The bizarre, and troubling part of all of this is why should a respected, Pulitzer Prize winning journalist resort to this kind of crap? Personally, I have been surprised at the hostility and defensiveness I've encountered from journalists when they learn that I'm a blogger. There is no way to be sure, but I suspect that a lot of this hostility is resentment at what they perceive as a diminution of their privileged status. Previously, journalists were free to criticise others whose only recourse would be to write a letter to the editor that their institution could freely edit or ignore, as they wished. Now, with blogs, anyone can respond, and criticize, and point out hypocrisy and inconsistencies wherever they find them. Evidently, it's enough to drive some of them around the bend in an attempt to regain some of their old power to shape public opinion.
Sad, really.Further Update
Howard Kurtz has more in his Monday column, including the interesting information that Hiltzik was recalled from the WaPo's Moscow bureau for hacking into colleague's personal email accounts in 1993:
He was exposed through an internal sting operation when he asked about phony messages that had been sent to other staffers in the bureau.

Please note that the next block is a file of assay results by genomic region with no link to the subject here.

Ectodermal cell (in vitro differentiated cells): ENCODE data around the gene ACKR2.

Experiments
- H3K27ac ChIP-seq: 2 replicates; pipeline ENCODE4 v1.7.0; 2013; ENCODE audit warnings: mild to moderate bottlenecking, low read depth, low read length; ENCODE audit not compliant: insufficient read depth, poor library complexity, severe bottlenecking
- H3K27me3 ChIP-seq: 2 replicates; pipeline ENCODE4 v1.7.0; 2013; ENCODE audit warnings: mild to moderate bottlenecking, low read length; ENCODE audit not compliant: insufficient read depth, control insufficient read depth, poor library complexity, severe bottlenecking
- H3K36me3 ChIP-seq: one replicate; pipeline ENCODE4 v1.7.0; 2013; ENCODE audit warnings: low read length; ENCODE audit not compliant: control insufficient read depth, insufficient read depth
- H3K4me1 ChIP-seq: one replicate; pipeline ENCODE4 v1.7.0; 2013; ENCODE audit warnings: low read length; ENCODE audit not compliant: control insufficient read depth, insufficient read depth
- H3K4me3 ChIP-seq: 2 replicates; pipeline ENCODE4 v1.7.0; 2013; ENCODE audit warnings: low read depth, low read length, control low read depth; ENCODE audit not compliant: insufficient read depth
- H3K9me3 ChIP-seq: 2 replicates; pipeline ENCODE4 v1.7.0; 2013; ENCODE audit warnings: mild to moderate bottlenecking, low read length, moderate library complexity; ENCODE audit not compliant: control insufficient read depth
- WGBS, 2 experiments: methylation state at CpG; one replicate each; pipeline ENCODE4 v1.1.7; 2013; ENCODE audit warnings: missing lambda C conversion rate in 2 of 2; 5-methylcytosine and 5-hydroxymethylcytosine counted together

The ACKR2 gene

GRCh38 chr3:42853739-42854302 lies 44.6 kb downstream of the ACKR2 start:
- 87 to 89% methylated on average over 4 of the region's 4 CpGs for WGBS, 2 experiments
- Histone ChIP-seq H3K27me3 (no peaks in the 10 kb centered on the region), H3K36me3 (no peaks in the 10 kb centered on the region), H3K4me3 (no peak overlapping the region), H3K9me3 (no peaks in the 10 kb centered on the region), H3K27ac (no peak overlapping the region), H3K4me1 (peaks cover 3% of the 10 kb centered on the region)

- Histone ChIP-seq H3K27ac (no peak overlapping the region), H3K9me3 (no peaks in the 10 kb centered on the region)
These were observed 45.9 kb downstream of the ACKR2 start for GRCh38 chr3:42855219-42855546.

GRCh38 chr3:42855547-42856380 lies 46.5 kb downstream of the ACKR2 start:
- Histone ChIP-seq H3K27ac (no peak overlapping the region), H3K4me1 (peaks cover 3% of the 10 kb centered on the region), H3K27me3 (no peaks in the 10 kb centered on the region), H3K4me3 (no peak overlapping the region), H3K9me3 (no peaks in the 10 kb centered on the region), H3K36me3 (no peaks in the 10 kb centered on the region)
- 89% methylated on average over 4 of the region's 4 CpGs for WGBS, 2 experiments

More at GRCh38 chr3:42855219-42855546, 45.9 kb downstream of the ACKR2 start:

"His answer was that he was nosy and curious," says Carey Goldberg, a former colleague in the Moscow bureau who now works for the Boston Globe. "We were extremely upset. It was an incredible invasion of privacy. There were a lot of personal e-mails in there."
I hate to cast stones, but Mr. Hiltzik does appear to have something of an honesty deficit. Perhaps blogging, which after all is unsupervised (except by its readers), requires a higher level of ethics and intellectual honesty than does traditional journalism, where editors and fact checkers are supposed to enforce basic ethical standards.
April 19, 2006
Brit Hume, an Underappreciated Star
Today's WaPo has a great profile by Howard Kurtz of Fox News' Brit Hume. Personally, I find Hume's 6pm Special Report to be, hands down, the best news program on television. I particularly enjoy the panel discussion segment where conservatives (like Fred Barnes and Charles Krauthammer) speak with (and not past) moderates like Mort Kondracke and intelligent liberals like Mara Liaason.
It was something of a cheap shot, however, for Kurtz to lead off his article with a story Hume did 36 years ago, that he now admits he wishes he shouldn't have done.
Thirty-six years ago, as a long-haired reporter for columnist Jack Anderson, Hume was handed information that Spiro Agnew's son had left his wife and moved in with a male hairdresser. Hume tracked down the vice president's son in Baltimore, talked his way in with a made-up tale about reports that Randy Agnew was living in a "hippie crash pad" and confirmed the details. Although Hume expressed strong reservations about the story -- his wife thought it was disgraceful -- he convinced himself that it could be a big deal.